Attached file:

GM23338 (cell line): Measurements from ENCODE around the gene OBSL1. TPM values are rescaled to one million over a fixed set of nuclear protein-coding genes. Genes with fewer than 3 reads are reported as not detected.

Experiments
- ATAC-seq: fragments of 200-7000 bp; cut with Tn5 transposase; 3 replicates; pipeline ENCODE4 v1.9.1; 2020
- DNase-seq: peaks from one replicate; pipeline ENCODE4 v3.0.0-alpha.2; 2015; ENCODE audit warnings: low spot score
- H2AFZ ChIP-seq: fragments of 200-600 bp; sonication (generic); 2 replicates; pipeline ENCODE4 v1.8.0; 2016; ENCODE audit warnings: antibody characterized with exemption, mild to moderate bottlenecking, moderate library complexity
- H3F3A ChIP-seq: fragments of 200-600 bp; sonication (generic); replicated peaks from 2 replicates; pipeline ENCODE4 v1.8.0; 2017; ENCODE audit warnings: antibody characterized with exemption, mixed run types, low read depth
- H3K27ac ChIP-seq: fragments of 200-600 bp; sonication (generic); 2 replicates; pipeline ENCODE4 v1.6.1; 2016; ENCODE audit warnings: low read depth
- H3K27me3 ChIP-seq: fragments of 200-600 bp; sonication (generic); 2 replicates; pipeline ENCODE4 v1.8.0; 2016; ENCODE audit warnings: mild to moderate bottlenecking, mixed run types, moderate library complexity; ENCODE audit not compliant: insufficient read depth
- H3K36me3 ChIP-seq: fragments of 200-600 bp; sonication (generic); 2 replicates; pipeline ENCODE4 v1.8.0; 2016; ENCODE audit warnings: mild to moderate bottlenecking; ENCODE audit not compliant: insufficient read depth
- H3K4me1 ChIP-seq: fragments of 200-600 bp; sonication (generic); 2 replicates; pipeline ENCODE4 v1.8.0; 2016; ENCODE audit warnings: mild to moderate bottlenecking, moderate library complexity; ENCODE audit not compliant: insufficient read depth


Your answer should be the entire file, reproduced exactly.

GM23338 (cell line): Measurements from ENCODE around the gene OBSL1. TPM values are rescaled to one million over a fixed set of nuclear protein-coding genes. Genes with fewer than 3 reads are reported as not detected.

Experiments
- ATAC-seq: fragments of 200-7000 bp; cut with Tn5 transposase; 3 replicates; pipeline ENCODE4 v1.9.1; 2020
- DNase-seq: peaks from one replicate; pipeline ENCODE4 v3.0.0-alpha.2; 2015; ENCODE audit warnings: low spot score
- H2AFZ ChIP-seq: fragments of 200-600 bp; sonication (generic); 2 replicates; pipeline ENCODE4 v1.8.0; 2016; ENCODE audit warnings: antibody characterized with exemption, mild to moderate bottlenecking, moderate library complexity
- H3F3A ChIP-seq: fragments of 200-600 bp; sonication (generic); replicated peaks from 2 replicates; pipeline ENCODE4 v1.8.0; 2017; ENCODE audit warnings: antibody characterized with exemption, mixed run types, low read depth
- H3K27ac ChIP-seq: fragments of 200-600 bp; sonication (generic); 2 replicates; pipeline ENCODE4 v1.6.1; 2016; ENCODE audit warnings: low read depth
- H3K27me3 ChIP-seq: fragments of 200-600 bp; sonication (generic); 2 replicates; pipeline ENCODE4 v1.8.0; 2016; ENCODE audit warnings: mild to moderate bottlenecking, mixed run types, moderate library complexity; ENCODE audit not compliant: insufficient read depth
- H3K36me3 ChIP-seq: fragments of 200-600 bp; sonication (generic); 2 replicates; pipeline ENCODE4 v1.8.0; 2016; ENCODE audit warnings: mild to moderate bottlenecking; ENCODE audit not compliant: insufficient read depth
- H3K4me1 ChIP-seq: fragments of 200-600 bp; sonication (generic); 2 replicates; pipeline ENCODE4 v1.8.0; 2016; ENCODE audit warnings: mild to moderate bottlenecking, moderate library complexity; ENCODE audit not compliant: insufficient read depth